So I am not volunteering at Extreme Home Makeovers tonight. And yes, I'm sad. Oh well. I'm excited it is done!
Abbey - this is for you. You know. I know. It's okay. - Haha! I want you to know you CRACK ME UP!!! ( and Jason too!) we were just laughing out loud. And you have to know... the cooking and kids thing MUST be more genetic than either of us realized! (That was Jason's first comment about what we have in common!)
A random quote from Eli last night:
"Mom - I think you do a good job in your work. I'm not saying you DO a good job, because really I don't know what you do and if your good. I'm just saying I THINK you do good, because I like you."
Gotta love that honesty.
And for those doing the Beth Moore study - I just have to share this quote from day 3 that hit my heart so personally:
( Remember the scene at the beach when Jesus returns following the resurrection? I love the picture of John following along, and the whole discussion with Peter in which Jesus lays love as a foundation for any following Peter will do from this point forward...) She says:
"I am convinced that love is everything, but I wasn't the first one convinced. I simply follow in a long line of believers who failed their way into the discovery that love is the highest priority and motivating force in the entire life of faith."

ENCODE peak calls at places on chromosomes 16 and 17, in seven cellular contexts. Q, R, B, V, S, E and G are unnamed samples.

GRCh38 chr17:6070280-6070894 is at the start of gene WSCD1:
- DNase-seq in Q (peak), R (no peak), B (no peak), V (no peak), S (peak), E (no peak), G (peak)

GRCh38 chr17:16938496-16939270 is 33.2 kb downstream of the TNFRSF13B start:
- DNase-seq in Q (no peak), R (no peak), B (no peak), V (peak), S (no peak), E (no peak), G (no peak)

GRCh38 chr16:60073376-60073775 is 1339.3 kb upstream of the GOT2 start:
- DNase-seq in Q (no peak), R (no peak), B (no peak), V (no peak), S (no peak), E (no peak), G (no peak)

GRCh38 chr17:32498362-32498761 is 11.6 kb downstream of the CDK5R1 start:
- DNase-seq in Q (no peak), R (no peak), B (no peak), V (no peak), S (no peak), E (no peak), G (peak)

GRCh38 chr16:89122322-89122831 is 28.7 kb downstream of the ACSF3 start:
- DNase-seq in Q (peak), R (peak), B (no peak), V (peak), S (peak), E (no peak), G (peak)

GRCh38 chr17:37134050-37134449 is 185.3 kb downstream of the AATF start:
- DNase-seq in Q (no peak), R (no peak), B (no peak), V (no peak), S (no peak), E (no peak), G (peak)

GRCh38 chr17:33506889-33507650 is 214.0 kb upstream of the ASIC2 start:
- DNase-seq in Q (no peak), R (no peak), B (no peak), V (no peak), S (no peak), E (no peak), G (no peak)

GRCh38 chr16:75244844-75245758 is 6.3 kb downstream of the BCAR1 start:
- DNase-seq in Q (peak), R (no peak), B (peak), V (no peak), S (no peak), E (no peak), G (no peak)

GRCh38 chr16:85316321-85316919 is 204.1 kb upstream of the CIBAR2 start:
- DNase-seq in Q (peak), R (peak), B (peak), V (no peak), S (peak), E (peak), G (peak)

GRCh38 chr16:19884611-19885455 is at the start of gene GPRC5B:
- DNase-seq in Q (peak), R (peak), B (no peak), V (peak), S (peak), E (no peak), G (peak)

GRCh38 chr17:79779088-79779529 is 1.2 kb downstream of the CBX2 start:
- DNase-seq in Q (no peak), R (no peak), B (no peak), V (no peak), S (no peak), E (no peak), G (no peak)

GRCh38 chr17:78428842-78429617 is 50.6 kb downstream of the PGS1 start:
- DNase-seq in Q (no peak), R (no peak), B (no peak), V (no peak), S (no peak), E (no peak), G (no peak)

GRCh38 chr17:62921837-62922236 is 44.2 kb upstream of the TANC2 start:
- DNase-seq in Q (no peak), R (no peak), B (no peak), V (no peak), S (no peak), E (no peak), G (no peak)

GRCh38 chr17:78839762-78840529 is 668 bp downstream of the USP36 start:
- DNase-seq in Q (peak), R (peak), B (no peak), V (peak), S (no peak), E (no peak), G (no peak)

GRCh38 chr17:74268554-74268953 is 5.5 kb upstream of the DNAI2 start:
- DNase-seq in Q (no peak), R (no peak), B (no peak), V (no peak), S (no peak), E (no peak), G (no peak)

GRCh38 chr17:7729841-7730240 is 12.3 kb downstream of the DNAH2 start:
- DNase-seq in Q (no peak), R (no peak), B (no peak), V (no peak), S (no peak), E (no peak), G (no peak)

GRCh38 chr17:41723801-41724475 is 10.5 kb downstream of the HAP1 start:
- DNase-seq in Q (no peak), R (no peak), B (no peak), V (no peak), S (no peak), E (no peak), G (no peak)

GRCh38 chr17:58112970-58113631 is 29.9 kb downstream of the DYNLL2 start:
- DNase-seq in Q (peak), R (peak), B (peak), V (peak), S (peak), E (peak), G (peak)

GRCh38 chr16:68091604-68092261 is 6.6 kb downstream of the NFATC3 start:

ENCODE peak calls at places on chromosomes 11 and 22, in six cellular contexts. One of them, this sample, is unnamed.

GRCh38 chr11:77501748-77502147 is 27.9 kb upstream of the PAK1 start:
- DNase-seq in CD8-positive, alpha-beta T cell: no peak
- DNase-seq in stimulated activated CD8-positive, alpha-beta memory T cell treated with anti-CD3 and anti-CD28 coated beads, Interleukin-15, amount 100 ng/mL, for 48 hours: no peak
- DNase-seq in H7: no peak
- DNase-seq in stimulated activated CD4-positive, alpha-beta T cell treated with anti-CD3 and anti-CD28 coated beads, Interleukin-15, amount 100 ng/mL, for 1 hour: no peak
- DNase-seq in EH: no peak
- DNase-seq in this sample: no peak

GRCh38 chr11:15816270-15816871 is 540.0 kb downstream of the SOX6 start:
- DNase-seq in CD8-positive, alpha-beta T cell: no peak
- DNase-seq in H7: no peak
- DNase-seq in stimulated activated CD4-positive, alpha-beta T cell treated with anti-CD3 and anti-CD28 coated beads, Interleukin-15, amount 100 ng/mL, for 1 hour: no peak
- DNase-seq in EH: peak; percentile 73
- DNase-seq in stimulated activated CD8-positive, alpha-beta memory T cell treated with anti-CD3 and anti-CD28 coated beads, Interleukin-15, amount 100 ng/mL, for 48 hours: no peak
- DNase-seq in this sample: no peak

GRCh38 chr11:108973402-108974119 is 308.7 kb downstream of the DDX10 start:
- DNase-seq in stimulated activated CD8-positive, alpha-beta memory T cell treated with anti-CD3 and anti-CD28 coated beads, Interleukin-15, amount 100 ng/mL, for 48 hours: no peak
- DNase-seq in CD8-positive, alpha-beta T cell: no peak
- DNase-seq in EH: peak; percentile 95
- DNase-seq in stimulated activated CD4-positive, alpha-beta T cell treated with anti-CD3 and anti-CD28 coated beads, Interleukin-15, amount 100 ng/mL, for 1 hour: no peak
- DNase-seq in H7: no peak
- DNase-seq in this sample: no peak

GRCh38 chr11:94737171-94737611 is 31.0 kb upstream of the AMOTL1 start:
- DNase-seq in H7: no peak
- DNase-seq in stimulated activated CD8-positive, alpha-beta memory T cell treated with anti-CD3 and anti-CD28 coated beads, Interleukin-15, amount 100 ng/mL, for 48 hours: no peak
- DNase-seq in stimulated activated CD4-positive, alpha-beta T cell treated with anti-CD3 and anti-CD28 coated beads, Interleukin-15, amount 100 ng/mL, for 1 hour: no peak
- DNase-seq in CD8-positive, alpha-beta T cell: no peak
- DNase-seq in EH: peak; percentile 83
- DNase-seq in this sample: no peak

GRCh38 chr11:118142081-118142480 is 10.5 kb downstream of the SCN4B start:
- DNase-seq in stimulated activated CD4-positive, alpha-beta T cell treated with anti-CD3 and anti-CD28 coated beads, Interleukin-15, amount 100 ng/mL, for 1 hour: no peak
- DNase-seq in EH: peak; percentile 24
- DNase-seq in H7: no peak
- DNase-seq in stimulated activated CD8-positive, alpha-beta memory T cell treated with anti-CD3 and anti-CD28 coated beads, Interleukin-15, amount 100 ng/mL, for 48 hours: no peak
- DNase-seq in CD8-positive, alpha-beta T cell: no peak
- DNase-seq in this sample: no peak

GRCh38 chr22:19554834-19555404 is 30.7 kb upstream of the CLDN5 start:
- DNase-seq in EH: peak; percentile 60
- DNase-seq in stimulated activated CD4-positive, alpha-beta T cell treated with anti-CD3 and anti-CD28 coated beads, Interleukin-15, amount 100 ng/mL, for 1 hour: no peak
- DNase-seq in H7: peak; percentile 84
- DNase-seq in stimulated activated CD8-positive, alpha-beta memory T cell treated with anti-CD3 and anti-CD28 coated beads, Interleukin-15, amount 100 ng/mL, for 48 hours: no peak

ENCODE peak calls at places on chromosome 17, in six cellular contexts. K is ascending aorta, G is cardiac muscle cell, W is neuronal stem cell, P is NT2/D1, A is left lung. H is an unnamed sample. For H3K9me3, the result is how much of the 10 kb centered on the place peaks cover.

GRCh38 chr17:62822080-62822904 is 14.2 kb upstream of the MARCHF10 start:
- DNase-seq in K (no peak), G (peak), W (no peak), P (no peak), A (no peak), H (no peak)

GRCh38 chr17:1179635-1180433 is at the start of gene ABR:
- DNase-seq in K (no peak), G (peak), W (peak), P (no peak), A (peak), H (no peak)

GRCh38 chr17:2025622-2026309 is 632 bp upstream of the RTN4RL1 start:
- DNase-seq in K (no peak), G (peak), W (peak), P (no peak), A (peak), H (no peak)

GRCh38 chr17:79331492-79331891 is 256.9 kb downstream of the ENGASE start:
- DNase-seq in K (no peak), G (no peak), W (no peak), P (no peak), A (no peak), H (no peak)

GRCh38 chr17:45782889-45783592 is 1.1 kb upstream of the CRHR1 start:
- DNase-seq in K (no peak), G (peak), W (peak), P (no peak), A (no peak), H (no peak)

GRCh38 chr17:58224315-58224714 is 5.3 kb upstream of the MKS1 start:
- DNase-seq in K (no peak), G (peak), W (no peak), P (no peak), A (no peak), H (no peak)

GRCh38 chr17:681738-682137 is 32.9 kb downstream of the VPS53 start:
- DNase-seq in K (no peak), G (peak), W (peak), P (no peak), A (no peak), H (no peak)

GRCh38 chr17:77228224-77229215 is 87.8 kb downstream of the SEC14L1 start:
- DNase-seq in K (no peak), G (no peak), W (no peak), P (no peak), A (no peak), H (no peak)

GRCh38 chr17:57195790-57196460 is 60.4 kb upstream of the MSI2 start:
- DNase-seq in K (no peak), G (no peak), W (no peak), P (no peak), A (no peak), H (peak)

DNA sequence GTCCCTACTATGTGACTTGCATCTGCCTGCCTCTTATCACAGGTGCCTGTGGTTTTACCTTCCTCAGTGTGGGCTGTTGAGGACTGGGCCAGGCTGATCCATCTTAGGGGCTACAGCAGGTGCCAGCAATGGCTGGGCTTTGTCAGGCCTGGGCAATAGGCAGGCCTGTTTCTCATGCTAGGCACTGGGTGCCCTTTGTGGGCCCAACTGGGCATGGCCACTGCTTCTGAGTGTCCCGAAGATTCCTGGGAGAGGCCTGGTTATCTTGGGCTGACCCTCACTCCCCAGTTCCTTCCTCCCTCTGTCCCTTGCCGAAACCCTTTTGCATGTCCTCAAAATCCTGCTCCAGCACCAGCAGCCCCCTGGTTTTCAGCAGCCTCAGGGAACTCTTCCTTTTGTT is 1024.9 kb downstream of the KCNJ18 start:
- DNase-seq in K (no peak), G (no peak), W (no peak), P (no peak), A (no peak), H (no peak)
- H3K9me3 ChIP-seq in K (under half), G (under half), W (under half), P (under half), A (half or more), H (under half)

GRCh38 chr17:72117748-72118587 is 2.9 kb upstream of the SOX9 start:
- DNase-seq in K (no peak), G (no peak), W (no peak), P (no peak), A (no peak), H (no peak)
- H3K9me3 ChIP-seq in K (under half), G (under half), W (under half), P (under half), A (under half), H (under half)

That is so me. I am growing more and more passionate about what I used to consider weak, because it's power to change outweighs all other motivations. No wonder Jesus said all the law and prophets hung on that. We can think we get everything about truth, right vs. wrong, and be passionate about it all. But if we don't get love, we're just an annoying, and irrelevant sound "clanging" in the background of everyone's life. But when we "get" real love, and live with loving others as our highest priority, that can motivate change and cause others to respond to even the hardest truths because of the intrigue of real, genuine love.
Speaking of love, Steve Saint, (End of The Spear) who I got to hear Wed. night, shared part of an interview he had with a USA today reporter. The reporter came because he had to see for himself that the story, and these men, were real. When he questioned Steve about his relationship with Mincaye, he seemed somewhat appalled at Steve's choice. He said he could understand eventually forgiving the man that killed his father. But welcoming him into his family and calling him "grandfather" ? That was "morbid", in his words. But to watch these men relate, you know that not only has forgiveness resolved the offenses between them, but genuine love defines their relationship with each other now. It is obvious in their every move.
Morbid? No. I can see how it is foreign to a world that doesn't live this way. But I think it is a powerful, faith filled story that parabolically reminds us that Christ loved us while we were yet enemies of His. If He could do it, I think it would be only natural that the more we follow Him, the more we find ourselves empowered to do the same.